What Not to Do

Writer sells story.  Editor violates story. Writer is angry.  Publisher behaves insanely.

Editing is a skill.  Good editors do suggest changes to improve the flow of the text. I don’t know what the original story looked like, so I can’t definitively say that changing the gender of a character or adding creepy, sexualized animal abuse *didn’t* improve the story, but based on the fact that they inserted a grammar mistake in the title twice (once in the TOC, once on the title page), I’m going to give the author the edge here.

Also, if you’re going to accuse a writer of being unstable and writing so roughly it’s unfit for professional publication, maybe you should make sure that your email isn’t riddled with typos.

In my view, you really shouldn’t submit to for-the-love markets absent extraordinary circumstances.  When I started submitting my work I decided I wasn’t going to submit to semi-pro markets until I had a pro publication.  My reasoning was that if I couldn’t write a story which could get me into a SFWA market, I didn’t have any business publishing yet. The side advantage is you don’t deal with new, upstart publications with more unusual definitions of ‘edit’ until you’ve been around long enough to sort the good from the not so good.


After Ever After Legal Advice: Time Traveling Income

Blah blah, disclaimer, blah blah.

I was going to wait until after Exams to post this as it would be fun to do a more serious analysis, but I have a Tax Crimes final in the morning and no other post ideas so it’s now or never.  This question was posed by recent contributor John Murphy. If any IRS agents are listening in, I have no knowledge living or present as to the veracity of the efficacy of the claims therein presented in this blog in the following blockquote thing:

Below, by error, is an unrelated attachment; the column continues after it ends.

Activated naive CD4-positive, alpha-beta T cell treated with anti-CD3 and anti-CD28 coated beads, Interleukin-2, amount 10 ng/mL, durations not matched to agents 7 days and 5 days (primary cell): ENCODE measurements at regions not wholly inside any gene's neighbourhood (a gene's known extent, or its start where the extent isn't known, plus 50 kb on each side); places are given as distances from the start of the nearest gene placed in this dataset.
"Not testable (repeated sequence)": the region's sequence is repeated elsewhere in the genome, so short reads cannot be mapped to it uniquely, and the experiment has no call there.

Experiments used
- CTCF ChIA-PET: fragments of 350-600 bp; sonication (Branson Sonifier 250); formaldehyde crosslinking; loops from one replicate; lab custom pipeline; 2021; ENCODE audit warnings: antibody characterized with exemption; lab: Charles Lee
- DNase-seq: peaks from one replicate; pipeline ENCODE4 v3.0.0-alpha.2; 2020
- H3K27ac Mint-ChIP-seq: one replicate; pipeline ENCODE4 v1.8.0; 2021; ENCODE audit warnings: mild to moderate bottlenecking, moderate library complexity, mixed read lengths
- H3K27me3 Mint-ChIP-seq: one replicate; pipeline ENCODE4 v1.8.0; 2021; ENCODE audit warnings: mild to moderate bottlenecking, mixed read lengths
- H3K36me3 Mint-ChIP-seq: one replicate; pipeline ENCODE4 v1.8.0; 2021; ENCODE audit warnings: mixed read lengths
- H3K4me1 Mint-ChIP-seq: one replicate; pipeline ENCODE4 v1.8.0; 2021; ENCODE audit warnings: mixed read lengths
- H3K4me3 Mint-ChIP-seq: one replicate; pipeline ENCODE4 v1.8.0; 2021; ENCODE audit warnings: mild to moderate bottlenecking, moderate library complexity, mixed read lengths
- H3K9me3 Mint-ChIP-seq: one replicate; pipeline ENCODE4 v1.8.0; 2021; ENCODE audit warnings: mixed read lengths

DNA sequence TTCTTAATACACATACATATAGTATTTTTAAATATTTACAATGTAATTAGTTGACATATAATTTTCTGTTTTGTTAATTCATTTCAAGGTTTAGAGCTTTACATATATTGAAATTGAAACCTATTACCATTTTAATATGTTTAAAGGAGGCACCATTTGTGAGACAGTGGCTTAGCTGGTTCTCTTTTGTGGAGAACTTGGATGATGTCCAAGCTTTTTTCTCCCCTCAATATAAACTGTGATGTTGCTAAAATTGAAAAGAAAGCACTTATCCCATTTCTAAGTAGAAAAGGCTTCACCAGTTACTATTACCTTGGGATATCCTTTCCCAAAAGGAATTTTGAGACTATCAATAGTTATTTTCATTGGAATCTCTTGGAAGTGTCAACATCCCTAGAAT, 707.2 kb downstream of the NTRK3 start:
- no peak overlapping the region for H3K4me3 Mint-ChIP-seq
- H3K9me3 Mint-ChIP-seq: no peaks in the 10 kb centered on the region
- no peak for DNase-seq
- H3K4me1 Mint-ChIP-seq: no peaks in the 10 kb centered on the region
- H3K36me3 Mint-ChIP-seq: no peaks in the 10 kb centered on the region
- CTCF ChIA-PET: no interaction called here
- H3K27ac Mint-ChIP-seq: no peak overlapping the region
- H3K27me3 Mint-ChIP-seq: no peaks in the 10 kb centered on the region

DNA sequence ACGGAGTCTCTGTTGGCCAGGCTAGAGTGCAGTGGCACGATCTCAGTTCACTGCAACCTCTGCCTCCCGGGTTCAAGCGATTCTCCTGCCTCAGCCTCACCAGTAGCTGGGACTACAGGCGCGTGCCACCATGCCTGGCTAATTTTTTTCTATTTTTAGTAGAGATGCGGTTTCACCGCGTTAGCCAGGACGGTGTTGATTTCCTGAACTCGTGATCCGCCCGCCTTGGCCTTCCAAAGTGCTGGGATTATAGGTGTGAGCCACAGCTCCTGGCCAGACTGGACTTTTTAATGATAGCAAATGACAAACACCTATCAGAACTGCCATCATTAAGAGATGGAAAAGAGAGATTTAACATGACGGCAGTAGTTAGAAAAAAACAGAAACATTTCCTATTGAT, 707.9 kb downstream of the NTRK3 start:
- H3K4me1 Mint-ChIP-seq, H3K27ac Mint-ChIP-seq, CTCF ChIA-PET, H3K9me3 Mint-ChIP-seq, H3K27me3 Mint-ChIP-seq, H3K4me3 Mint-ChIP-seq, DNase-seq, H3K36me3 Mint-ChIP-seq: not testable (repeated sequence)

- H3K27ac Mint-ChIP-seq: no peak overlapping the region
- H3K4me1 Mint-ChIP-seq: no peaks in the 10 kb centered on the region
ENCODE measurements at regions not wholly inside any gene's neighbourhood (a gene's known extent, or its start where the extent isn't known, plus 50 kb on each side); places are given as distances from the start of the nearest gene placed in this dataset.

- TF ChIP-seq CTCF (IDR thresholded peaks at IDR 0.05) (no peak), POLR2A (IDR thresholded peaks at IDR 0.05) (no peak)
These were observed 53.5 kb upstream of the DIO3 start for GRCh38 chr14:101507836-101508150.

if I travel back in time to 1800, deposit $100 in a back account, then come back to the present day and collect the interest, do I owe back taxes for all the intervening years, or just right now? What if I got tired of pedaling and just went back to 1930? Hypothetically, I mean.

Fortunately for you, the statute of limitations on collection is 10 years from date of assessment.  The statute of limitations on assessment is 3 years for most cases, 6 years for fraud, and basically indefinite for failure to file so the first question we need to ask is at what point were you required to file a return.  There are two theories the IRS could pursue: you were required to file from the moment of birth because the account was in your name, or you were only required to file after the time you returned.  If they go with the first route, then they’re going to have to explain to the Tax Court judge why no one was required to file in the intervening years leading up to your birth (and also: indefinite period to assess the tax so you’re kindof screwed).  If they go with the second, then it might be premised on the theory that you were not entitled to the money until you returned at which point you’ll be taxed on the entire amount (but under current tax brackets, that’s not so bad).  So depending on the numbers with penalties and interests… one of those may be better than the other.  I would do the math but math is hard and all my professors say the answer in this case is to use a Macro or hire an accountant.  I have neither on hand.

The best thing, clearly, is to take the five minutes to set up a trust in your name which will pay the tax on interest until liquidation in the present year. You’re going to have some Rule against Perpetuities problems (“No interest is good unless it must vest, if at all, not later than twenty-one years after the death of some life in being at the creation of the interest.”) but no one understands those anyway.

The other best thing is to just go forward by about 3 days and write down the winning lottery numbers.

And give them to me because that just so happens to be what I charge in legal fees.